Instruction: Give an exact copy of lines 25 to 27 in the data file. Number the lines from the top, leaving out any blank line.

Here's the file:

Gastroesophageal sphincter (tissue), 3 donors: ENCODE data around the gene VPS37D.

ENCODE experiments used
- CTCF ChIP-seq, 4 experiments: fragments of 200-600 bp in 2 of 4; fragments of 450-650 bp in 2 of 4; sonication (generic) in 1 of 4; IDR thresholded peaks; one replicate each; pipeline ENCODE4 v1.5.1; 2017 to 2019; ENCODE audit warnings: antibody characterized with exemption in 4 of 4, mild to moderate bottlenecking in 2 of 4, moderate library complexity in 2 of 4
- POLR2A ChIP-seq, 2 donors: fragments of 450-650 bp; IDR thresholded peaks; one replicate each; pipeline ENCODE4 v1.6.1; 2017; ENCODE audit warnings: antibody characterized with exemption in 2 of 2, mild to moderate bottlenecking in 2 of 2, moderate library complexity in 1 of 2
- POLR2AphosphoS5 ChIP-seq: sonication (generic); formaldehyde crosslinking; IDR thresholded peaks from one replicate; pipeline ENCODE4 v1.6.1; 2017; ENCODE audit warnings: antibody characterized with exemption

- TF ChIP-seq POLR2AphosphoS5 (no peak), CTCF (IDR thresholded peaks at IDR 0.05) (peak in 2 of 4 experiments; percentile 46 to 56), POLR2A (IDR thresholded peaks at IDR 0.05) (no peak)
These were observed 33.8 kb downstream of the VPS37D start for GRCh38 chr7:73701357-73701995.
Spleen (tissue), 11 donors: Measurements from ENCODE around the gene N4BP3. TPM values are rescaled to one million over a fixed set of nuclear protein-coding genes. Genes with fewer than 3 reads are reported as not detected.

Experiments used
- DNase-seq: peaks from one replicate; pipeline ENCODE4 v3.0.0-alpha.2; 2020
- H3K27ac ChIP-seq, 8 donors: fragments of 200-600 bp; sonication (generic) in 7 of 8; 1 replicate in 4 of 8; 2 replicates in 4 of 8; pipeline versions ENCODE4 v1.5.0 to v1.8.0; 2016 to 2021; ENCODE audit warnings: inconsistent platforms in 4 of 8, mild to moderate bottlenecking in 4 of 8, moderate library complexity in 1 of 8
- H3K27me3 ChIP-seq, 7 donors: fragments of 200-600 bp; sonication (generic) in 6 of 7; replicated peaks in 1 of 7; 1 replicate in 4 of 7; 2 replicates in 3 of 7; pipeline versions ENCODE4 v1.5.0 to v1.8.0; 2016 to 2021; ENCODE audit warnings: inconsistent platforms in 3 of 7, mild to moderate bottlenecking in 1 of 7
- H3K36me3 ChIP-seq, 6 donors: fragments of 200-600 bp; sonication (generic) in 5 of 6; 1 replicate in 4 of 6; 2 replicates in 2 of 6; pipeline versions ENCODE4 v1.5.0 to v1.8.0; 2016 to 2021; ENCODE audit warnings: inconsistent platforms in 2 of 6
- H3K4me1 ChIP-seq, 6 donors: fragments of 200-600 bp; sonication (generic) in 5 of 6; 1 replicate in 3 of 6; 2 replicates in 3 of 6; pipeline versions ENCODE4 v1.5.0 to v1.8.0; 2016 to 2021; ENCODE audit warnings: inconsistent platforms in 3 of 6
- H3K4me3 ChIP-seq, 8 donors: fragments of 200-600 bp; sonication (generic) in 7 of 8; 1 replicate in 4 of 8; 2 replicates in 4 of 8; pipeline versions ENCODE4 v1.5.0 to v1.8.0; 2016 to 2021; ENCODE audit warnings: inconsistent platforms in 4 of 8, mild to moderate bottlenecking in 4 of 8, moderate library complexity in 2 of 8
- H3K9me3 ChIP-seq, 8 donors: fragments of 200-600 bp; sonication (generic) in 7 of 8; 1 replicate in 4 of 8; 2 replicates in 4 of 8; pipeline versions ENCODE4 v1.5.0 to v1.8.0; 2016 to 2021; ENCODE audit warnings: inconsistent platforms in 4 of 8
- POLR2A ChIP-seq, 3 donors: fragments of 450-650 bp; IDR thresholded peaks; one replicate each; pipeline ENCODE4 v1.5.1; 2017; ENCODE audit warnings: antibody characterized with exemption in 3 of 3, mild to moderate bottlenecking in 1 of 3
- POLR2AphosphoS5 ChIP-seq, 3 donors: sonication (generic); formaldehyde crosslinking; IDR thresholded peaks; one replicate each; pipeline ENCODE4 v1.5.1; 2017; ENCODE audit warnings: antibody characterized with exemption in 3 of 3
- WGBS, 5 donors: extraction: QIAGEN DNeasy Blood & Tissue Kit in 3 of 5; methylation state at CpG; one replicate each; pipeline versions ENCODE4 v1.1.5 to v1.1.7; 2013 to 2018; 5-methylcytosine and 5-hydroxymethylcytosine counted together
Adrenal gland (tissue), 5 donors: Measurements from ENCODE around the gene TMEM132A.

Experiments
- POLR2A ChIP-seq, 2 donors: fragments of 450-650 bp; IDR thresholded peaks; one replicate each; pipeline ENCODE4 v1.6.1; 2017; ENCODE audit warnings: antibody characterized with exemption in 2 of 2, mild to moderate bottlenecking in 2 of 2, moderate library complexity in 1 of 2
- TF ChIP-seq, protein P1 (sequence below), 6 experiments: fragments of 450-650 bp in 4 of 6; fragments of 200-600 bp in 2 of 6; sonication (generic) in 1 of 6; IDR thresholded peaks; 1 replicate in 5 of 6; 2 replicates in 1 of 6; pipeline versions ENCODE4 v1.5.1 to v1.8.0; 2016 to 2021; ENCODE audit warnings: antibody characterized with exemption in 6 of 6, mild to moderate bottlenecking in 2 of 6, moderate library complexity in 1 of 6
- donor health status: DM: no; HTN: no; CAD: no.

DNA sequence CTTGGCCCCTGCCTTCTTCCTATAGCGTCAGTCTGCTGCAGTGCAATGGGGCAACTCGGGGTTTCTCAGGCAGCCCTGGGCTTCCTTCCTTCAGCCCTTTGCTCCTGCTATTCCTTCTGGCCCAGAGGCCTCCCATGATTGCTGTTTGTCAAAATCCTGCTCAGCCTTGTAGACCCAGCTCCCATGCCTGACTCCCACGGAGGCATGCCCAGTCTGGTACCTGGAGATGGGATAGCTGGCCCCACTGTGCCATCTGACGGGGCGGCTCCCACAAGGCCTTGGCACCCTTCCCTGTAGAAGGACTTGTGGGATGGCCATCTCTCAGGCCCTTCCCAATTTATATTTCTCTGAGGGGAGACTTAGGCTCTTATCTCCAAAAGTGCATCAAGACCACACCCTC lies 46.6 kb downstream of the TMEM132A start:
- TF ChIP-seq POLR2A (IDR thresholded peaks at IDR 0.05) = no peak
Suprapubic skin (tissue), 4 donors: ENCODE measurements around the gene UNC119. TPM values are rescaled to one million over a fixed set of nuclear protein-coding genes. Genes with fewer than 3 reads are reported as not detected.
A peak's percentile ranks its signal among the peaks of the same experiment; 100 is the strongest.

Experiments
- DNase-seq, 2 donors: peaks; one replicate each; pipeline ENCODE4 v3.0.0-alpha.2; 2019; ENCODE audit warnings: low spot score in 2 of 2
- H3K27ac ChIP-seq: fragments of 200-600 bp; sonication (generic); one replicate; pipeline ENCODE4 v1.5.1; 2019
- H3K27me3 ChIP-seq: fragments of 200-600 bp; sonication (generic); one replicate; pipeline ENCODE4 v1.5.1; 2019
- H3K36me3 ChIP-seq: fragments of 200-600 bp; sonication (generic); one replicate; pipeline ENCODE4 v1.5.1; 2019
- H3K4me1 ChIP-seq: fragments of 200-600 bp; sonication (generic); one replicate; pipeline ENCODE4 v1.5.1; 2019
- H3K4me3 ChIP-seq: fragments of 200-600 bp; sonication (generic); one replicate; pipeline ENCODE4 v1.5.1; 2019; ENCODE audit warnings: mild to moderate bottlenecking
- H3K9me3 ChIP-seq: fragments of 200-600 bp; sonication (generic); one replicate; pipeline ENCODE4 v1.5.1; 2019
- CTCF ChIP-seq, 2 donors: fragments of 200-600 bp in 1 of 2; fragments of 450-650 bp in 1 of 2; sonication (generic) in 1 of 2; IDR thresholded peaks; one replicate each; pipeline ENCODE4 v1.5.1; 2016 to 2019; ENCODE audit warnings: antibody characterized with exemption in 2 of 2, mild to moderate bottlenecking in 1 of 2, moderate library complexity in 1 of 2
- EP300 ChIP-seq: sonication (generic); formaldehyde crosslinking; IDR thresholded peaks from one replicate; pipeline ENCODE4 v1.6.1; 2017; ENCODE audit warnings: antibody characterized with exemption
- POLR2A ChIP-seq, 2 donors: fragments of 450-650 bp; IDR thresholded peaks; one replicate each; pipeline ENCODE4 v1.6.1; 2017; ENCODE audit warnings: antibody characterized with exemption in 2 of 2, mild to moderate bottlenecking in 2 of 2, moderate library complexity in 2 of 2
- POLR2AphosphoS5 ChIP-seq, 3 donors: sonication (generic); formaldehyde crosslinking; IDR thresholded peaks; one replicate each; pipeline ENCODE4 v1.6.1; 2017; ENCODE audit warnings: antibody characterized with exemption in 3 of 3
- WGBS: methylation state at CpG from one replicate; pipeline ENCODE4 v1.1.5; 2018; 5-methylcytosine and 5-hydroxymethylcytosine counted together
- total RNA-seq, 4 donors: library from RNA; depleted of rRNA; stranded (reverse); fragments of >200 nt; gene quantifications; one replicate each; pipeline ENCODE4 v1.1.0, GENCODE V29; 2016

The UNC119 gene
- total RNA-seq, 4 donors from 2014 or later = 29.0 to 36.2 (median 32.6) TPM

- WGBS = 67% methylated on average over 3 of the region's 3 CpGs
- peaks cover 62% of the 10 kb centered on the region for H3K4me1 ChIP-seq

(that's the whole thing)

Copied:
DNA sequence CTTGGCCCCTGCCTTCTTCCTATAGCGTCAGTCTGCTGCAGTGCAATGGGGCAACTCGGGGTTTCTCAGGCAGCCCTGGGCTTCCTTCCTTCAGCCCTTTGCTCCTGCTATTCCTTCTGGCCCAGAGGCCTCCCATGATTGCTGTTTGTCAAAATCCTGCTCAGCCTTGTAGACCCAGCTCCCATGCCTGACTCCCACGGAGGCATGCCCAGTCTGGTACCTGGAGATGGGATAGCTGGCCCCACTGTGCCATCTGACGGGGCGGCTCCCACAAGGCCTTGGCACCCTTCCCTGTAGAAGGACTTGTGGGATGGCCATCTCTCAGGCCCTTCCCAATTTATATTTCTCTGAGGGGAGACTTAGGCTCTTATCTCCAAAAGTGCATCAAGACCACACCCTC lies 46.6 kb downstream of the TMEM132A start:
- TF ChIP-seq POLR2A (IDR thresholded peaks at IDR 0.05) = no peak
Suprapubic skin (tissue), 4 donors: ENCODE measurements around the gene UNC119. TPM values are rescaled to one million over a fixed set of nuclear protein-coding genes. Genes with fewer than 3 reads are reported as not detected.